Decisions — Policing the assets

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When is an asset not an asset? Or, more precisely, what is an asset when a specific internal revenue code section doesn’t contain a definition?

Typically, when a lender says you don’t have to repay a loan for which you are personally liable, the “forgiveness” of the debt is treated as taxable income to you. As you might expect, “typically” does not mean “always” and internal revenue code section 108 contains several exclusions from the general rule.

One exclusion is insolvency. Section 108 defines insolvency as the excess of liabilities over the fair market value of assets. However, section 108 does not define the terms “assets” and “liabilities.”

In T.C. Memo 2017-32 (Schieber), the question was whether a taxpayer’s pension should be considered an asset when determining whether the taxpayer was insolvent.

A lender cancelled $448,671 of debt that was secured by property owned by the taxpayer. The taxpayer, a retired police officer, reported only part of the cancelled debt as income on his 2009 federal income tax return. He said he was insolvent because at the time the debt was forgiven, his liabilities exceeded his assets, and the portion he did not report was excludable from his income. He did not include the pension he had been receiving since his retirement in 2005 as part of his assets.

The IRS said the taxpayer was not insolvent at the time the debt was forgiven because the taxpayer had the right to receive monthly payments from the pension. That meant the taxpayer could use the monthly payments to pay liabilities, and the pension should be considered an asset.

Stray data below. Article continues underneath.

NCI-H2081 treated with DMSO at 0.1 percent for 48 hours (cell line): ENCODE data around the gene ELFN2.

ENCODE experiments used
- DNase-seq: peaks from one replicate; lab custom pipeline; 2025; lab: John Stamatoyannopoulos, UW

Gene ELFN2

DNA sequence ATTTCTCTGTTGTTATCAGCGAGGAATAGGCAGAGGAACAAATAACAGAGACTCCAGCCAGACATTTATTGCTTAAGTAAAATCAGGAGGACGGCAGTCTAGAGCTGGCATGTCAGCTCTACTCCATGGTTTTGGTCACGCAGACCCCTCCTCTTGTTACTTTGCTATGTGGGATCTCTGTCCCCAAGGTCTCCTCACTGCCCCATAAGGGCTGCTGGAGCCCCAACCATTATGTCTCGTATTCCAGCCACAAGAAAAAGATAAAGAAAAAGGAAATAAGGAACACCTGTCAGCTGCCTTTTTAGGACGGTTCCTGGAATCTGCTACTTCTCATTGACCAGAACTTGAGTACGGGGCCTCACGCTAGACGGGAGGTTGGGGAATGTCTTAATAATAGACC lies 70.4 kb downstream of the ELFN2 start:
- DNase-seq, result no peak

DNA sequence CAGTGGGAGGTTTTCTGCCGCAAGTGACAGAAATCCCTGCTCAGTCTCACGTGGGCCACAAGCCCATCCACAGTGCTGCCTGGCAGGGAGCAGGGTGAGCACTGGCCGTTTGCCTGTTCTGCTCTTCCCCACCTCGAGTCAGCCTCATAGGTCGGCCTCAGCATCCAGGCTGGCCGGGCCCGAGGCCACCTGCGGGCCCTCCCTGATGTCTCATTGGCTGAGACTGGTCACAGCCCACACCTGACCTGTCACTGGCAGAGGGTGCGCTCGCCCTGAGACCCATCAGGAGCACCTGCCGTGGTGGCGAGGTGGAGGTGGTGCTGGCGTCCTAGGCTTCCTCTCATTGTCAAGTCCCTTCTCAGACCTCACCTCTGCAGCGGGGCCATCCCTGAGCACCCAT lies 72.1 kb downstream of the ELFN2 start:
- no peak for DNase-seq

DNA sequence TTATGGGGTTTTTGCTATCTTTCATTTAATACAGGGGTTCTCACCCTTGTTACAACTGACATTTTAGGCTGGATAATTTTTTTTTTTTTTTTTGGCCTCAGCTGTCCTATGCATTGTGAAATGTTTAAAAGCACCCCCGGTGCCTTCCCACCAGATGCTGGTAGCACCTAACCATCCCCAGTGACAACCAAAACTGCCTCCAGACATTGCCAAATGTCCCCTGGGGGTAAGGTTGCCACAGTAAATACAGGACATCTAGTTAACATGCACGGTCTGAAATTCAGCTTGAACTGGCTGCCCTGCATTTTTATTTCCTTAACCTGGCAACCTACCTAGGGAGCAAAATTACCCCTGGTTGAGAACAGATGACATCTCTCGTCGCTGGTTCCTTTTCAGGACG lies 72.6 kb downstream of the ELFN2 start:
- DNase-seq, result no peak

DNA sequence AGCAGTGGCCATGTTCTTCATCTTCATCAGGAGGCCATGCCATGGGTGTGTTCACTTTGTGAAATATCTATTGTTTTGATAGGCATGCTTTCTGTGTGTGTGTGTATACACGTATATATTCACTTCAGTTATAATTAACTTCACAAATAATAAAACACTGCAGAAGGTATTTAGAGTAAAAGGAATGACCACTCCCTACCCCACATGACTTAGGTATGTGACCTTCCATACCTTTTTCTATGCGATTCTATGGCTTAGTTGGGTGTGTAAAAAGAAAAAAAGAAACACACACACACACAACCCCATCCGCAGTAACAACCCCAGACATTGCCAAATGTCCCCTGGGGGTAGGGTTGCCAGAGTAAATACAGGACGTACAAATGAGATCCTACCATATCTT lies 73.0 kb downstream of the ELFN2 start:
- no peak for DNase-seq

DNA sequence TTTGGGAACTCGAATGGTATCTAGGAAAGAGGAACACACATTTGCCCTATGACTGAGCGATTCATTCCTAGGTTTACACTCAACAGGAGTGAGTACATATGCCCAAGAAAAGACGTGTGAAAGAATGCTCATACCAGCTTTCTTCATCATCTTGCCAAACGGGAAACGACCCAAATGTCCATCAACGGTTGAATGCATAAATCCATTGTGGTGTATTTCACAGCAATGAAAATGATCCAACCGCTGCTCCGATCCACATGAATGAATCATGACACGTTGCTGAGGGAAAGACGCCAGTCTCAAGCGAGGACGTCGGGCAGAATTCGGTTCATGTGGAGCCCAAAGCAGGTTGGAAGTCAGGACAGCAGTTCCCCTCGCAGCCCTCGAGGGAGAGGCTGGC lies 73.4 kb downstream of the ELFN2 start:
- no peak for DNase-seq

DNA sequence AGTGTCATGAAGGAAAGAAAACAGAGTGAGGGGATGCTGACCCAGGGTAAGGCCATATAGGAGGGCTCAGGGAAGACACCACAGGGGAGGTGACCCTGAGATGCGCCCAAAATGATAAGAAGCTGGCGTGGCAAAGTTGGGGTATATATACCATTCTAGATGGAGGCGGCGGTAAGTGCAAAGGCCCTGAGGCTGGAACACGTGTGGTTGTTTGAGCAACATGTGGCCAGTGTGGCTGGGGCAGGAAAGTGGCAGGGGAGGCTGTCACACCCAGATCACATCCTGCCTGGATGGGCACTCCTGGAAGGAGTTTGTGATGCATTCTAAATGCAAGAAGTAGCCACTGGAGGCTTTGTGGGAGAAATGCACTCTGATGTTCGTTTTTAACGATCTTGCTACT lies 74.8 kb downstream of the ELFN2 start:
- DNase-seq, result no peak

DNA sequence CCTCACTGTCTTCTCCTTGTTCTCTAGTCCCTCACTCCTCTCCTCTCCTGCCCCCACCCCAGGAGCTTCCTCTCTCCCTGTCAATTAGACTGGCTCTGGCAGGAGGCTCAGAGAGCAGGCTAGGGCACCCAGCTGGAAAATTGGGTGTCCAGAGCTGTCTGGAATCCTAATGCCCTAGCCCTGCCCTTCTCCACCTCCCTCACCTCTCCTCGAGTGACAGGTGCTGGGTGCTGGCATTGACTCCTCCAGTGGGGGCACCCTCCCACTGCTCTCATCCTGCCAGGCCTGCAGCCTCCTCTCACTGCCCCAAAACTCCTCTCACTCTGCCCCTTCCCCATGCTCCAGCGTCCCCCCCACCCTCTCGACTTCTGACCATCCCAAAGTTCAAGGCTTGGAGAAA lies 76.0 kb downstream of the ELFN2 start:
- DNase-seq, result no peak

The taxpayer says the pension is not an asset because he was entitled only to monthly payments under the pension plan and could not convert his interest in the plan to a lump-sum cash amount, sell the interest, assign the interest, borrow against the interest, or borrow from the plan.

The taxpayer and the IRS agree that if the pension is not considered an asset, the taxpayer was not insolvent at the time of the debt cancellation, and the entire amount of the cancelled debt would be taxable.

Here’s the relevant tax law.

From internal revenue code section 108(d)(3): Provides that a taxpayer is insolvent if, immediately before the cancellation of debt, the taxpayer’s liabilities exceeded the fair market value of the taxpayer’s assets. The word “assets” is not defined by the internal revenue code. In Carlson v. Commissioner, a 2001 tax court case, the court said that an asset exempt from creditors could still be an asset under section 108(d)(3) because even an asset exempt from creditors can give the taxpayer “the ability to pay an immediate tax on income” from the canceled debt.

 

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Note: Taxing Lessons provides a summarized version of sometimes lengthy court decisions. The full case may include facts and issues not presented here. Please use the link provided in the post to read the entire case.

This information should not be considered legal, investment, or tax advice. Taxing Lessons and Top Drawer Ink Corp. do not provide legal, investment, or tax advice. Always consult your legal, investment, and/or tax advisor regarding your personal situation.

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For the taxpayer.

The IRS contends the taxpayer’s interest in the pension plan should be considered an asset because the taxpayer can use the monthly payments to pay liabilities. But the test in Carlson v. Commissioner is whether the asset gives the taxpayer the ability to pay an “immediate tax on income” from the canceled debt–not to pay the tax gradually over time.

The taxpayer’s interest in the pension plan cannot be used to immediately pay the income tax on canceled debt income. Therefore, we hold that the taxpayer’s interest in the pension plan is not an asset within the meaning of section 108(d)(3).